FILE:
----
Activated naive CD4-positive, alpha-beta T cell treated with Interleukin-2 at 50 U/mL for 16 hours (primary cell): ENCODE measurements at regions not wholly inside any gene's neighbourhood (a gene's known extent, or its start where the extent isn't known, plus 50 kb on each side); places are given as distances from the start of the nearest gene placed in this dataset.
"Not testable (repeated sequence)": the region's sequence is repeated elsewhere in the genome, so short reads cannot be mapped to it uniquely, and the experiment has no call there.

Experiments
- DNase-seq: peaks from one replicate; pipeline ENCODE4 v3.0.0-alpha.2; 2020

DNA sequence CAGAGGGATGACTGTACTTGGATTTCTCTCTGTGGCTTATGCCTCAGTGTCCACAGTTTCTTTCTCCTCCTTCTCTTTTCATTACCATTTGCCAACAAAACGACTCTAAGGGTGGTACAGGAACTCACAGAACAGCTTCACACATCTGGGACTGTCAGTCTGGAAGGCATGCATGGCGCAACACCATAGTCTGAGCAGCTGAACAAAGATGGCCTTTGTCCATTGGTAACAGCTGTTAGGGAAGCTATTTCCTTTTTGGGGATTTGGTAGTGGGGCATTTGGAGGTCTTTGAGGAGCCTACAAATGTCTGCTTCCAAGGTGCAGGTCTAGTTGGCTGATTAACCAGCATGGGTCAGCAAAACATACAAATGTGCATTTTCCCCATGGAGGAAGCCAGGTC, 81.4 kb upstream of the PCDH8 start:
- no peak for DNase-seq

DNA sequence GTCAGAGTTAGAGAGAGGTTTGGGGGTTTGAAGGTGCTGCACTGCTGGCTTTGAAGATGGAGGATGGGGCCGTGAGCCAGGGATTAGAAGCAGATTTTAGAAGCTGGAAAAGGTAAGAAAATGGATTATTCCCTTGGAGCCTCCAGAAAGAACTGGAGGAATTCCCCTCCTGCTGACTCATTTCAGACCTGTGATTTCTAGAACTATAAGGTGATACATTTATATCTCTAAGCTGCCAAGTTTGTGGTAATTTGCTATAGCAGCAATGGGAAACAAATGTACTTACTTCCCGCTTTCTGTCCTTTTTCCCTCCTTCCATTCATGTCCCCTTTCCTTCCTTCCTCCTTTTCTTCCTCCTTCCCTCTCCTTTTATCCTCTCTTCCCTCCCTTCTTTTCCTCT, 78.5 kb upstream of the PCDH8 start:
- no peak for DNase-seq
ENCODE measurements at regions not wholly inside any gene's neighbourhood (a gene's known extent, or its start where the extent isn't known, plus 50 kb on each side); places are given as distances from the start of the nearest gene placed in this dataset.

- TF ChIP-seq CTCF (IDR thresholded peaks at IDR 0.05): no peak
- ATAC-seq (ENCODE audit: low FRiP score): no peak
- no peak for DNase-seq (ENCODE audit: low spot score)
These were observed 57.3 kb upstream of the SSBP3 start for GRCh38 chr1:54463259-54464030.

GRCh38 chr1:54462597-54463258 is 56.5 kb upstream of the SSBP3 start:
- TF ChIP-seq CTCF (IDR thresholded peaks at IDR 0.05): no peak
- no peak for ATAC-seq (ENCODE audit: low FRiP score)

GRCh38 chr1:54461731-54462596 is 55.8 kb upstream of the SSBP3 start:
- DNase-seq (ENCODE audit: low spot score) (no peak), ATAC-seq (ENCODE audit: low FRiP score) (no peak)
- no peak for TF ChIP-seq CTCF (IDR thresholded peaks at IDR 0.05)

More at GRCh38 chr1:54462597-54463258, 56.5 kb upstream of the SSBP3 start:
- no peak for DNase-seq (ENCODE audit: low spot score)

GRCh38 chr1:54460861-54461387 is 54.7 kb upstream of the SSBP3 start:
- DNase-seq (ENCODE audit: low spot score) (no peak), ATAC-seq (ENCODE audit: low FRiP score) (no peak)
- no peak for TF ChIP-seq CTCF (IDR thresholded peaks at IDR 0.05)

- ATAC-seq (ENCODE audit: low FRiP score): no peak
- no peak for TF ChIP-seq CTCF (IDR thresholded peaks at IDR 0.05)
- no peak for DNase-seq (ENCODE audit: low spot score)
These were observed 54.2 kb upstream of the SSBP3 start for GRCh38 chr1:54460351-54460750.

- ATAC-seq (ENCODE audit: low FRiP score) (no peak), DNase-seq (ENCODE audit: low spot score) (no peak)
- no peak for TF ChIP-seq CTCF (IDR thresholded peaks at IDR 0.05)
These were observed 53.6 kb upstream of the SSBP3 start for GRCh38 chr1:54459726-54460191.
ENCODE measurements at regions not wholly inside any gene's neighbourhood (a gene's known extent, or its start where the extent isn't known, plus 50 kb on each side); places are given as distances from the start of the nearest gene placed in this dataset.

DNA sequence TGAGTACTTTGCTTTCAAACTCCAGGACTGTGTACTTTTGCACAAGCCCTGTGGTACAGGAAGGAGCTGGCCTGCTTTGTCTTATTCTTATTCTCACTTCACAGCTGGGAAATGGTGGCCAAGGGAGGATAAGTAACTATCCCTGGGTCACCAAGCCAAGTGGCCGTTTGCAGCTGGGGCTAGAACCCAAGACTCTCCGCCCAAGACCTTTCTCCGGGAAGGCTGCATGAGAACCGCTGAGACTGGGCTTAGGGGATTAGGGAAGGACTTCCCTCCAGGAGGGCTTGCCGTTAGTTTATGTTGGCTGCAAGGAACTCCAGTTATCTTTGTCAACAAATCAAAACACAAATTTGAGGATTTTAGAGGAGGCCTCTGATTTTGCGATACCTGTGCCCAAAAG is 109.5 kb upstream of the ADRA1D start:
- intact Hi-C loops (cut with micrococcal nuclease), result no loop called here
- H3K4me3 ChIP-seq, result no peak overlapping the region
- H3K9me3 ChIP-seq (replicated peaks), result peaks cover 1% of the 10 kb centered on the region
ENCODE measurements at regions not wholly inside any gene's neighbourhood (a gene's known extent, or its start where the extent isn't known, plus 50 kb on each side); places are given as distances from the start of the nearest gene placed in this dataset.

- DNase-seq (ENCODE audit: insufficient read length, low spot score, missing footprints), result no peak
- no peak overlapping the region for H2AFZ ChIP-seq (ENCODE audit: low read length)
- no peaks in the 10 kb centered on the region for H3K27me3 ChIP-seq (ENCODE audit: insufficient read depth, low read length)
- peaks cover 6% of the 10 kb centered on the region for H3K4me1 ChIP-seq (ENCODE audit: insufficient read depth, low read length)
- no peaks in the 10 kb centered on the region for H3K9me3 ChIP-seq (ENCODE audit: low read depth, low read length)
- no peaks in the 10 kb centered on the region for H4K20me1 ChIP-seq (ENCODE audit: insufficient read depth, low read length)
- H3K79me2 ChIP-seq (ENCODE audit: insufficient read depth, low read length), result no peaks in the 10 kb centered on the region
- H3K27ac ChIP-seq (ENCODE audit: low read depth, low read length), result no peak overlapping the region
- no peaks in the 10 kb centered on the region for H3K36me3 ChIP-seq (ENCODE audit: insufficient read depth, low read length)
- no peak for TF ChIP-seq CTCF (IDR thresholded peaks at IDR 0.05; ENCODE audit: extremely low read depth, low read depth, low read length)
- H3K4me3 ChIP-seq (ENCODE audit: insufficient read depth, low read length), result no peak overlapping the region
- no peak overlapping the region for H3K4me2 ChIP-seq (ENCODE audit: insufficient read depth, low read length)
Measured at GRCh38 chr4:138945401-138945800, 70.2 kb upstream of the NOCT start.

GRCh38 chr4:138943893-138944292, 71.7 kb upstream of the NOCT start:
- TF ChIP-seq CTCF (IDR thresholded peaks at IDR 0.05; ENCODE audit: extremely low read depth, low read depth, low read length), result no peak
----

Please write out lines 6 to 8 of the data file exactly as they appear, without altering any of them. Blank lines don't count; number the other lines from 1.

- no peak for DNase-seq

DNA sequence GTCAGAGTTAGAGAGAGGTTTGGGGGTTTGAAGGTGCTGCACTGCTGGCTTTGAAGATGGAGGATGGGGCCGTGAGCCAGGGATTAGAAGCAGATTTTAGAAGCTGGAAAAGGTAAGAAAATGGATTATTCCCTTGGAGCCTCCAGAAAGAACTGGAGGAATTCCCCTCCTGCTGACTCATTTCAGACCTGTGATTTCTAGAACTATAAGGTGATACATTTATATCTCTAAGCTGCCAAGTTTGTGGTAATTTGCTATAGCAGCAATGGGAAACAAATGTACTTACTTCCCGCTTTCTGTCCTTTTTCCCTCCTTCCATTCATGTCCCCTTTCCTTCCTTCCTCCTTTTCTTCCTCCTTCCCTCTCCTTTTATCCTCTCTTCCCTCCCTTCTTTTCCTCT, 78.5 kb upstream of the PCDH8 start:
- no peak for DNase-seq